Shipbuilding News, May 2014

Huntington Ingalls to explore opportunities for Avondale redevelopment

Huntington Ingalls Industries (HII) announced in April that it will conduct a study with Kinder Morgan Energy Partners LP to explore redeveloping Huntington Ingalls' Avondale shipyard in Louisiana.

Since announcing its plans to close Avondale in 2010, HII has sought a solution to redevelop the facility. This study will explore and evaluate best-use opportunities for the facility. Once the study is completed and a determination has been made for an economically viable, best use of the facility, HII and Kinder Morgan may pursue the formation of a joint venture to repurpose the Avondale site.


U.S. Navy awards ‘largest shipbuilding contract’ in service history

U.S. Naval Sea Systems Command awarded a $17.8 billion contract for 10 Block IV Virginia-class attack submarines (SSN-774) to General Dynamics Electric Boat in the largest single shipbuilding contract in the Navy’s history, according to Vice Adm. David Johnson, U.S. Naval Sea Systems Command (NAVSEA) executive officer for submarines. As a comparison, Johnson noted that the Navy’s total shipbuilding budget request for Fiscal Year 2015 was $14.4 billion.

According to NAVSEA, the multi-year procurement contract continues the two-a-year build rate through 2018 and saves over $2 billion across government- and contractor-furnished equipment, effectively getting 10 ships for the price of nine. The Block IV contract is the culmination of 20 months of work between the Navy and shipbuilders, according to the NAVSEA statement.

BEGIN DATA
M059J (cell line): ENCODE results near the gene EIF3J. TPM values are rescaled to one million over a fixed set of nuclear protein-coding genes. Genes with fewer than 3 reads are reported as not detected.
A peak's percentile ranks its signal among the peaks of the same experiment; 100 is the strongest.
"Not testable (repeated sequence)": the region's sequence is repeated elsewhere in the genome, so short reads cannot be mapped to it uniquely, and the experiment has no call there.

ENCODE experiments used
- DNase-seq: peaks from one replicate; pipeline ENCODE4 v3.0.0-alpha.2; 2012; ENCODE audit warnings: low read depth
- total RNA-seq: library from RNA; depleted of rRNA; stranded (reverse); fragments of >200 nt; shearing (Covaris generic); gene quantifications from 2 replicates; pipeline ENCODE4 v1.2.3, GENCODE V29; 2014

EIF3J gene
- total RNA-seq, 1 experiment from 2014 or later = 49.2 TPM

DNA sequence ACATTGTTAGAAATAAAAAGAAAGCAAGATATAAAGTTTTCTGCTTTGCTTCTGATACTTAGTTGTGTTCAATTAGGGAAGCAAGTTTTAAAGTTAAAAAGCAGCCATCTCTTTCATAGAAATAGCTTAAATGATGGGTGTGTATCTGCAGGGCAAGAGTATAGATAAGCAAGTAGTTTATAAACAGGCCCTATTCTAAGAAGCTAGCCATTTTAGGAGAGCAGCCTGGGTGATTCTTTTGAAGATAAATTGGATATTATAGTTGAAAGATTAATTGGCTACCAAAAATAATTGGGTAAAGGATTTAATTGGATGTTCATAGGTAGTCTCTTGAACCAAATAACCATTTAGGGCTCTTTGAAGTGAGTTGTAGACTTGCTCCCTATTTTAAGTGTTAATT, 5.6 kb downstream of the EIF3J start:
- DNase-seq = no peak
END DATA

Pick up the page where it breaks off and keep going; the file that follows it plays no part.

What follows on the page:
Electric Boat builds the submarine along with Huntington Ingalls’ Newport News Shipbuilding.

The ships follow a contract for eight Block III Virginia ships which have incorporated a so-called design for affordability scheme that seeks to reduce the cost of the submarines by building in efficiencies into the construction process as well as the operation and maintenance of the boats.

The cost per Block IV Virginia is about $1.78 billion over the contract, compared to $2.6 billion for the first Block III boat.

Block III boats changed 40 percent of the bow to include two Multiple All Up Round Canisters (MAC) ahead of the boat’s sail that hold 12 Tomahawk Land Attack Missiles apiece as well as a Large Aperture Bow (LAB) array that requires fewer parts and less maintenance than previous Virginia sonars.

Block IV boats will build on the improvements to allow the boats to spend less time in the yard — from four major maintenance periods to three — and to squeeze an extra deployment out of the design.

The Virginia-class program has been the most stable shipbuilding program in the U.S. Navy for the last decade, with cost and schedule per submarine consistently coming down over the program.


BAE Systems receives multi-ship, multi-option (MSMO) contract from U.S. Navy

A five-year contract was awarded by the Naval Sea Systems Command to BAE Systems in late April. The contract includes modernization, maintenance and repair work for USS Chafee, USS John Paul Jones, USS Chung-Hoon, USS Hopper, USS Michael Murphy, USS O’Kane, USS Halsey, USS Milius, and USS Preble. This award marks a continuation of work BAE Systems has been performing on the same type of ships in Hawaii under a previous seven-year contract.

“Our sustained, outstanding performance on the first MSMO award paved the way for this follow-on contract,” said Bill Clifford, president of ship repair at BAE Systems. “The Navy clearly recognizes our achievements and success in maintaining and modernizing these ships to ensure the readiness of the fleet. This award speaks volumes about the dedication and commitment of our highly skilled workforce, as well as our island suppliers and small businesses.”